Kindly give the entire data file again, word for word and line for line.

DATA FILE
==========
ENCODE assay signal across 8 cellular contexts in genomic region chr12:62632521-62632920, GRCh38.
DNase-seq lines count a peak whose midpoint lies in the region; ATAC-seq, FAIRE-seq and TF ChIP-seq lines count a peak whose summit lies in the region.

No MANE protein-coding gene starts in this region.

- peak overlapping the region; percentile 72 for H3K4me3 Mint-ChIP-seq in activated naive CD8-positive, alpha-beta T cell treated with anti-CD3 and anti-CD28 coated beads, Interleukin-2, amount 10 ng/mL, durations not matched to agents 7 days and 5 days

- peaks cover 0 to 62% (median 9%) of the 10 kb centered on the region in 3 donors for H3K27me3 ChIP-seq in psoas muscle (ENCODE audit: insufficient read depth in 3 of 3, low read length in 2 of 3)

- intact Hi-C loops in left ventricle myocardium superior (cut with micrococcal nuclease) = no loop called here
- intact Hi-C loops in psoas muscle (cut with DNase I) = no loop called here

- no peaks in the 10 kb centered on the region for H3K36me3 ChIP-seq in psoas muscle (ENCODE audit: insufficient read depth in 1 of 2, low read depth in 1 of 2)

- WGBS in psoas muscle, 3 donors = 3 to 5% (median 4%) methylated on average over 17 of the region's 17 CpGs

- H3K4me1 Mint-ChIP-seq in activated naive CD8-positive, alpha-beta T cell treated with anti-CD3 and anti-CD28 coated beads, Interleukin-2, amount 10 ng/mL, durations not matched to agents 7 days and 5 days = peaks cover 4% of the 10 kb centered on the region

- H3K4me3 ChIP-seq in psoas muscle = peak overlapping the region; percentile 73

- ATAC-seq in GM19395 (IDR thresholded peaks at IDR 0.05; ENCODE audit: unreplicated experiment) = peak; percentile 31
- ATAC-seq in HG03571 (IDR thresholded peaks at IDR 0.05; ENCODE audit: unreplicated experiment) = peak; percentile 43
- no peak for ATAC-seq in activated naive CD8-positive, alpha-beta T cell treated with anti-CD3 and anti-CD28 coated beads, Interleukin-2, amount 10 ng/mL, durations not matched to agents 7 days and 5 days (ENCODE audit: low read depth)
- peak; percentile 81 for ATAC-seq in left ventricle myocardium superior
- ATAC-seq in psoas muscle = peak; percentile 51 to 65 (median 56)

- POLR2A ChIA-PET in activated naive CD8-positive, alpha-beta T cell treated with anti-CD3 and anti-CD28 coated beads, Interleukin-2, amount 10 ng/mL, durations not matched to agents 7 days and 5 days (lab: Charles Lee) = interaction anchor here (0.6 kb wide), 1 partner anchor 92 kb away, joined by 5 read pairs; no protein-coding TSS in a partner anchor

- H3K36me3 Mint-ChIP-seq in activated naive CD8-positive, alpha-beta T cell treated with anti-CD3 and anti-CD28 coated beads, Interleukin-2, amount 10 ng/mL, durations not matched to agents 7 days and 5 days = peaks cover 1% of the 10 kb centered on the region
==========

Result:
ENCODE assay signal across 8 cellular contexts in genomic region chr12:62632521-62632920, GRCh38.
DNase-seq lines count a peak whose midpoint lies in the region; ATAC-seq, FAIRE-seq and TF ChIP-seq lines count a peak whose summit lies in the region.

No MANE protein-coding gene starts in this region.

- peak overlapping the region; percentile 72 for H3K4me3 Mint-ChIP-seq in activated naive CD8-positive, alpha-beta T cell treated with anti-CD3 and anti-CD28 coated beads, Interleukin-2, amount 10 ng/mL, durations not matched to agents 7 days and 5 days

- peaks cover 0 to 62% (median 9%) of the 10 kb centered on the region in 3 donors for H3K27me3 ChIP-seq in psoas muscle (ENCODE audit: insufficient read depth in 3 of 3, low read length in 2 of 3)

- intact Hi-C loops in left ventricle myocardium superior (cut with micrococcal nuclease) = no loop called here
- intact Hi-C loops in psoas muscle (cut with DNase I) = no loop called here

- no peaks in the 10 kb centered on the region for H3K36me3 ChIP-seq in psoas muscle (ENCODE audit: insufficient read depth in 1 of 2, low read depth in 1 of 2)

- WGBS in psoas muscle, 3 donors = 3 to 5% (median 4%) methylated on average over 17 of the region's 17 CpGs

- H3K4me1 Mint-ChIP-seq in activated naive CD8-positive, alpha-beta T cell treated with anti-CD3 and anti-CD28 coated beads, Interleukin-2, amount 10 ng/mL, durations not matched to agents 7 days and 5 days = peaks cover 4% of the 10 kb centered on the region

- H3K4me3 ChIP-seq in psoas muscle = peak overlapping the region; percentile 73

- ATAC-seq in GM19395 (IDR thresholded peaks at IDR 0.05; ENCODE audit: unreplicated experiment) = peak; percentile 31
- ATAC-seq in HG03571 (IDR thresholded peaks at IDR 0.05; ENCODE audit: unreplicated experiment) = peak; percentile 43
- no peak for ATAC-seq in activated naive CD8-positive, alpha-beta T cell treated with anti-CD3 and anti-CD28 coated beads, Interleukin-2, amount 10 ng/mL, durations not matched to agents 7 days and 5 days (ENCODE audit: low read depth)
- peak; percentile 81 for ATAC-seq in left ventricle myocardium superior
- ATAC-seq in psoas muscle = peak; percentile 51 to 65 (median 56)

- POLR2A ChIA-PET in activated naive CD8-positive, alpha-beta T cell treated with anti-CD3 and anti-CD28 coated beads, Interleukin-2, amount 10 ng/mL, durations not matched to agents 7 days and 5 days (lab: Charles Lee) = interaction anchor here (0.6 kb wide), 1 partner anchor 92 kb away, joined by 5 read pairs; no protein-coding TSS in a partner anchor

- H3K36me3 Mint-ChIP-seq in activated naive CD8-positive, alpha-beta T cell treated with anti-CD3 and anti-CD28 coated beads, Interleukin-2, amount 10 ng/mL, durations not matched to agents 7 days and 5 days = peaks cover 1% of the 10 kb centered on the region